Behavioral Modification

Behavioral modification can be very effective in managing overactive bladder symptoms, including urinary urgency, frequency, and urgency incontinence. The goal of behavioral modification is to retrain the bladder and to help you regain control over how often you need to urinate.

Another important aspect of treatment is fluid and dietary management. Remember—what goes in, must come out! Therefore, drinking large amounts of fluids or drinking frequently may cause you to void more frequently. Most women should drink eight 8-ounce glasses of fluid per day (64 ounces total). If you are having problems with urinary frequency, try to drink smaller amounts of fluids spread out evenly throughout the day. Water or milk are the beverages of choice.

Drinks that contain a lot of acid (e.g. carbonated beverages, coffee and tea) can irritate the bladder and increase urgency and frequency. Vitamin C (ascorbic acid) is another common bladder irritant and should be avoided.

Non-hormonal Treatments

Non-hormonal treatments for bladder control symptoms, including those related to pelvic organ prolapse and weakening of the pelvic floor muscles, can involve lifestyle changes and medical procedures. These include:

·         Bladder-training techniques that increase the capacity to hold urine, control the timing of urination, and control body functions with the help of a machine (called biofeedback).

·         Acupuncture - an ancient Chinese form of healing that has been used to treat illness for centuries. According to the Journal of Chinese Medicine, acupuncture can help with frequent urination and an overactive bladder in women. Urinary incontinence and frequent urination can potentially be eased by manipulating specific acupuncture points.

·         Maintaining a healthy weight.

·         Constipation can also contribute to frequent urination by putting pressure on the bladder, so increasing your fiber intake to maintain regularity may be helpful.

·         Avoiding stress to the pelvic area and doing Kegel exercises. Kegel exercises strengthen the pelvic floor muscles. These exercises can help control stress urinary continence, urge urinary incontinence, overactive bladder, fecal incontinence and can help slow the progression of vaginal prolapsed. Kegel exercises must be done correctly and regularly to work.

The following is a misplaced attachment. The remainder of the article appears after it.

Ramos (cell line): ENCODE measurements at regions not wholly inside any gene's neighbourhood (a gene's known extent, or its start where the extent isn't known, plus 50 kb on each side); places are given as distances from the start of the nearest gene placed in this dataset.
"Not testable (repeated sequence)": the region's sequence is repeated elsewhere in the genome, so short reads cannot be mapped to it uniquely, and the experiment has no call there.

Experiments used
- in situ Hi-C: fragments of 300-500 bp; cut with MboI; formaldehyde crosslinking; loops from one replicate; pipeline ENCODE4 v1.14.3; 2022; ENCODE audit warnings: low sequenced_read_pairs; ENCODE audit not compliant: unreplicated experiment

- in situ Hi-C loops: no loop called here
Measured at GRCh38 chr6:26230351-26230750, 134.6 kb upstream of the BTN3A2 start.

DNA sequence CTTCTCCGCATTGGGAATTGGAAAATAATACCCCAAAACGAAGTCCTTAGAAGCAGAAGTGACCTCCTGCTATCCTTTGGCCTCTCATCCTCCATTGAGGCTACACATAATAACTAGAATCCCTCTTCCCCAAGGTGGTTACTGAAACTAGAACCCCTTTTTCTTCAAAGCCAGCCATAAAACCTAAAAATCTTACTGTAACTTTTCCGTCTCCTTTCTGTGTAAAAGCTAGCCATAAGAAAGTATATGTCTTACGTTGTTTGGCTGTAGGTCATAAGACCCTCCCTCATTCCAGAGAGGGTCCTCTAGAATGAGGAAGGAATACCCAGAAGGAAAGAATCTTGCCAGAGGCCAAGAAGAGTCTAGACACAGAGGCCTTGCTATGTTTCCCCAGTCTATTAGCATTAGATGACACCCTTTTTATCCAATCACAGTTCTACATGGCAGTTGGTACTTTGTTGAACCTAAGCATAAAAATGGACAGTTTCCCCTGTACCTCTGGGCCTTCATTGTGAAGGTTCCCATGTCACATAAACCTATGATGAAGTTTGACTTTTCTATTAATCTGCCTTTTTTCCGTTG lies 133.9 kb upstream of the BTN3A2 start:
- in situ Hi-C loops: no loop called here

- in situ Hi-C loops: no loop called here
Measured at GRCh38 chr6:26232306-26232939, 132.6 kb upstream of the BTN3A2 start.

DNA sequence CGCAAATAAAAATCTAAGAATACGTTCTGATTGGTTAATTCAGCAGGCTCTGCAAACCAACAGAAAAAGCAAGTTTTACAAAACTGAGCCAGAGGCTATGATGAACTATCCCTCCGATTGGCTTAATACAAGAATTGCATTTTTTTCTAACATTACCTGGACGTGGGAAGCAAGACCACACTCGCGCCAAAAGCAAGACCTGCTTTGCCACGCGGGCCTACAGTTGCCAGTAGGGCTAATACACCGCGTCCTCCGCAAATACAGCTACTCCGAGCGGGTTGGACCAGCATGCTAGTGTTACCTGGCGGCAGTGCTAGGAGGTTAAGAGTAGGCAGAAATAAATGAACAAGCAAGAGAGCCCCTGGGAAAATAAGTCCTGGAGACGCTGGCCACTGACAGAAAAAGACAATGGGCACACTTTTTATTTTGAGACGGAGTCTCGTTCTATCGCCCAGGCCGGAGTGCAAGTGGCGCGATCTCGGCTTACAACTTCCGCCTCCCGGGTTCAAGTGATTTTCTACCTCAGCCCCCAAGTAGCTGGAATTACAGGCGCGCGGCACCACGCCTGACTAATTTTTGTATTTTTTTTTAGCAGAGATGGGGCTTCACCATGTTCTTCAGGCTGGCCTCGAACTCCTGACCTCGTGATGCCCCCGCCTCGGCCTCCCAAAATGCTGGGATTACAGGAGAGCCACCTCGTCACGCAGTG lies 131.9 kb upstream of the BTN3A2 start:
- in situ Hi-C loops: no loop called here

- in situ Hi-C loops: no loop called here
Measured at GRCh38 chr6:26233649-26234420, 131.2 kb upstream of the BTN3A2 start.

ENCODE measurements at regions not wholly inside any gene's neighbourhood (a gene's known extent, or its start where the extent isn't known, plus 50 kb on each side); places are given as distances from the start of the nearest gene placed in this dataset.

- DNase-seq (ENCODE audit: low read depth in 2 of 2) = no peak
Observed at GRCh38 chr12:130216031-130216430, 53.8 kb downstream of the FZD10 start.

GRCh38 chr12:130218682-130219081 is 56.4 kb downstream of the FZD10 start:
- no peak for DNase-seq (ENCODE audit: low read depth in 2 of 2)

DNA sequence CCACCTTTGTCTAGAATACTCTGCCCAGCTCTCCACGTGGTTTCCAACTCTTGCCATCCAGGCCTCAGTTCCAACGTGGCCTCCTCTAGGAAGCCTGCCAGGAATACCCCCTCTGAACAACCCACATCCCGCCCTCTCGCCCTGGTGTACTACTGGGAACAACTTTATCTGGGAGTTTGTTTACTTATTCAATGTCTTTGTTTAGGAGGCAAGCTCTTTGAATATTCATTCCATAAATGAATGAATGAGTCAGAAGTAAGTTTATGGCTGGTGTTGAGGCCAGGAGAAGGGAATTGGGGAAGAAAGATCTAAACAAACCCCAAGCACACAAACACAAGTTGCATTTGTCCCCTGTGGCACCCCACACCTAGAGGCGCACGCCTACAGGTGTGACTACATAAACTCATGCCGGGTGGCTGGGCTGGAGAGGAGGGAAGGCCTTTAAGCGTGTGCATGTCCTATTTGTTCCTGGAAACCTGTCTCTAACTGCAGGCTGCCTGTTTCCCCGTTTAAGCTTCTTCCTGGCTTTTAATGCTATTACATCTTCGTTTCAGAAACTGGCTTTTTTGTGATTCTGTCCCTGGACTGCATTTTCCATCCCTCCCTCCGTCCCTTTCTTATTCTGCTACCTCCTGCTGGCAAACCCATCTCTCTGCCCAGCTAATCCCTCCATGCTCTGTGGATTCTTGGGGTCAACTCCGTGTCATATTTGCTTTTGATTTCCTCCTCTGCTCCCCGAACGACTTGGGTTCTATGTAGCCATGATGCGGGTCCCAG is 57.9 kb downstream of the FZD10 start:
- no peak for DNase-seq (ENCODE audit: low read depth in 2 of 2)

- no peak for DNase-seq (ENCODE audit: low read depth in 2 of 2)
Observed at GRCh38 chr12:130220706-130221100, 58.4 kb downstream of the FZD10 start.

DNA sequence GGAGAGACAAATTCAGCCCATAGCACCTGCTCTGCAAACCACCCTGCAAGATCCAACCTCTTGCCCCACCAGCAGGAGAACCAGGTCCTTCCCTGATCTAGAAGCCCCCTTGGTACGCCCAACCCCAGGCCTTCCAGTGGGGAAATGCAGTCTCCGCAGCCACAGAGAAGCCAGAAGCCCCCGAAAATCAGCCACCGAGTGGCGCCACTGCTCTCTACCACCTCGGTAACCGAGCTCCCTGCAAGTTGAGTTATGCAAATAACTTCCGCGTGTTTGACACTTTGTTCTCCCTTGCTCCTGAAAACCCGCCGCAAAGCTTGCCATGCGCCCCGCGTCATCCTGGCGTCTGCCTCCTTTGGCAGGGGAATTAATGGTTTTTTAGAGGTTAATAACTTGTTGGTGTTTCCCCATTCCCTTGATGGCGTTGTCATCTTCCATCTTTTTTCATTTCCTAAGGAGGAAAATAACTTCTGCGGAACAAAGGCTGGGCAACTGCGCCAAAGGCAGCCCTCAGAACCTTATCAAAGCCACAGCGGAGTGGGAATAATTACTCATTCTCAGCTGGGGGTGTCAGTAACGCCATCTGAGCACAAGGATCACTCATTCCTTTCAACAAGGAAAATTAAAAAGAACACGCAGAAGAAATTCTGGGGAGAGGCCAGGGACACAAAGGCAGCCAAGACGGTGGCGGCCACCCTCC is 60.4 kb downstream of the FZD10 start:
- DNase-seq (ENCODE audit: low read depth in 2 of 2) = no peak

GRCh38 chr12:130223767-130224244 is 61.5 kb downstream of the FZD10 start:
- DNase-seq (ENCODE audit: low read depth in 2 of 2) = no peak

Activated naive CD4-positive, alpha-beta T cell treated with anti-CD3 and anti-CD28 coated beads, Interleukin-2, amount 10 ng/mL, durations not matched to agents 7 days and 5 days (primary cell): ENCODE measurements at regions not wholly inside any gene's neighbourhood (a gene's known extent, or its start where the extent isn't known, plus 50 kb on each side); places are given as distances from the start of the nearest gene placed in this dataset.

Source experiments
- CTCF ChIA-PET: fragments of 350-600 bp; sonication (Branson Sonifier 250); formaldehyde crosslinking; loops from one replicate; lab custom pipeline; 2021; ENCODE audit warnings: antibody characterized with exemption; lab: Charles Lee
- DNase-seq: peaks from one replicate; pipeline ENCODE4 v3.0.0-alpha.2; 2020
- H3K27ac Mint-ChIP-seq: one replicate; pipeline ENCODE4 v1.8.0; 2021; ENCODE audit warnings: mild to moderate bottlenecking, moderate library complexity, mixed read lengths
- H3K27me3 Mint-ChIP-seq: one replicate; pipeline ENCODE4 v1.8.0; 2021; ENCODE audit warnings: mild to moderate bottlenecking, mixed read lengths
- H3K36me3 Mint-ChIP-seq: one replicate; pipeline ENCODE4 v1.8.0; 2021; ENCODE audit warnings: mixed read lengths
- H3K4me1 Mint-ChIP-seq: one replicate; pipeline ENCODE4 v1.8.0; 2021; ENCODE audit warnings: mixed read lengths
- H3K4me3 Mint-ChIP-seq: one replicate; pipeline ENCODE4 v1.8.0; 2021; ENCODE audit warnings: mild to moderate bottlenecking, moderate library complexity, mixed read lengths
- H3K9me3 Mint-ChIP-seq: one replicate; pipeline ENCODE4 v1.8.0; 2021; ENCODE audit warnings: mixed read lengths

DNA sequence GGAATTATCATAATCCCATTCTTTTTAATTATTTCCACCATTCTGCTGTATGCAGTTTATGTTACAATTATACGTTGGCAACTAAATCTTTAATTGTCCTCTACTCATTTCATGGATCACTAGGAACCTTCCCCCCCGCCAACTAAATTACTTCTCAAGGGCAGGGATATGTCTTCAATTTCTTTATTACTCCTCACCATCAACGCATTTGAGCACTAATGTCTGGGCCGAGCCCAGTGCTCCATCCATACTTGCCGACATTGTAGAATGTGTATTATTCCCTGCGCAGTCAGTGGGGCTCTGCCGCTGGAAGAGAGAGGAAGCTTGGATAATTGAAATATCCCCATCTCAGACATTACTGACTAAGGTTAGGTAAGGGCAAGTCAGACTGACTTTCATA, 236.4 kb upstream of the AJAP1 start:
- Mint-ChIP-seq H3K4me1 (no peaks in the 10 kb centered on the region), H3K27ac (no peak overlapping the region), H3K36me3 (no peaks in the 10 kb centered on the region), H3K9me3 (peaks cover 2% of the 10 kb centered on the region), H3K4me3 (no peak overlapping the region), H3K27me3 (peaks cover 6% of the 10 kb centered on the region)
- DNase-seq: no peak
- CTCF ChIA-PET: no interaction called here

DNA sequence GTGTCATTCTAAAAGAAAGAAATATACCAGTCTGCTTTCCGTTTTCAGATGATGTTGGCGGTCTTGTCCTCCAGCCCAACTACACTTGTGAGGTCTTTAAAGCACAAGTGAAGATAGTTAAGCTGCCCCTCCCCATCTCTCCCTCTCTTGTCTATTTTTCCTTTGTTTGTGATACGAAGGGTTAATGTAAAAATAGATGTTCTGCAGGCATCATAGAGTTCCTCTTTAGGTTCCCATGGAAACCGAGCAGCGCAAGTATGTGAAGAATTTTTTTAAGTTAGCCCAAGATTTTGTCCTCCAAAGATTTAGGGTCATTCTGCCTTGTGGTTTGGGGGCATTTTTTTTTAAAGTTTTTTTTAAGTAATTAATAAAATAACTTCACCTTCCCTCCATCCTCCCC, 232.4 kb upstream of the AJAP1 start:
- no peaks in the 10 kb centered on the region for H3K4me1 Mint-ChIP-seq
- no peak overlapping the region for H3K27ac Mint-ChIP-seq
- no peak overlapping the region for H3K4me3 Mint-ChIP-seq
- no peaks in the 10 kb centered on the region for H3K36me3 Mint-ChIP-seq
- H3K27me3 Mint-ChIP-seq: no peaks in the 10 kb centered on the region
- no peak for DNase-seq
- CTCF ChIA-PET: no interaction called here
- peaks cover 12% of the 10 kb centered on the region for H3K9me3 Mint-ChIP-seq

·         Applying pelvic floor therapy. Pelvic floor therapy consists of a series of visits to a physical therapist with specialized training in the treatment of pelvic floor problems. The physical therapist uses a combination of the techniques listed below depending on the type of urogynecological condition present.

·         Electrical stimulation of the bladder muscles. A device that can be used intravaginally or externally that delivers a gentle electrical current to activate or relax the nerves and muscles in the pelvis.

·         Manual therapy: pressure applied to and released from muscles in spasm to relax them and increase blood flow to the area for healing.

·         Joint and tissue mobilization: gentle manipulation to help calm the muscles and nerves of the pelvis.

Overactive bladder medications

There are several brands of overactive bladder medications on the market to treat urge urinary incontinence. These medications work by relaxing the bladder muscle. Side effects are usually mild and include dry mouth, dry eyes, blurred vision, urinary retention, constipation, dizziness or drowsiness. Changing the brand or dose of medication can decrease side effects. The different brands of overactive bladder medications include:
·         (tolterodine tartrate) Detrol
·         (oxybutynin) Ditropan
·         (darifenacin) Enablex
·         (oxybutynin) Oxytrol
·         (trospium) Sanctura
·         (solifenacin) Vesicare

Marijuana and Urinal problems

Several recent studies confirmed the suggestion that that medical marijuana might be very useful for treating urinary disorders such as overactive bladder and urinary incontinence.

In a groundbreaking study published in the May 2012 edition of International Urogynecology Journal, a team of British researchers observed interactions between cannabinoids – the active ingredients of marijuana – and their receptors located on various parts of the bladder. By administering cannabis compounds to human cell lines, they were able to modulate the transmission of outgoing signals that are usually sent from the bladder to the brain – signals involved with the urge to urinate. The research was spurred by a previous study conducted on patients with multiple sclerosis, who reported improvements in their urinary incontinence episodes after being treated with cannabis extracts.

Another older study found that daily treatment with pure THC (Marinol) resulted in a reduction in overactive bladder symptoms in 15 patients with spinal cord injuries. The symptoms of overactive bladder are thought to arise from abnormal signaling between the bladder and the brain, which happen to be the very same signals that were found to be affected by cannabinoids in this study.

Surgical Treatments

InterStim Therapy

InterStim Therapy is an FDA-approved treatment for urinary urgency, frequency, urge incontinence and retention. The InterStim is a small device that is implanted under the skin of one of the upper buttocks. It works by gently stimulating the sacral nerves to help the bladder function more normally.

BOTOX (botulinum toxin type A)

Currently Botox is considered investigational in the management of urge urinary incontinence. It can be very effective in patients with neurogenic bladder or with urge incontinence not responsive to anticholinergic medications.

Sources and Additional Information: